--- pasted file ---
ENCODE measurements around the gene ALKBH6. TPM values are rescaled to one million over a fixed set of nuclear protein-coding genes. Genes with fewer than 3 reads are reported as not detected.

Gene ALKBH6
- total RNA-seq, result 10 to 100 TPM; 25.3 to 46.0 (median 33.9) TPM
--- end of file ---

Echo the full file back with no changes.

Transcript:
ENCODE measurements around the gene ALKBH6. TPM values are rescaled to one million over a fixed set of nuclear protein-coding genes. Genes with fewer than 3 reads are reported as not detected.

Gene ALKBH6
- total RNA-seq, result 10 to 100 TPM; 25.3 to 46.0 (median 33.9) TPM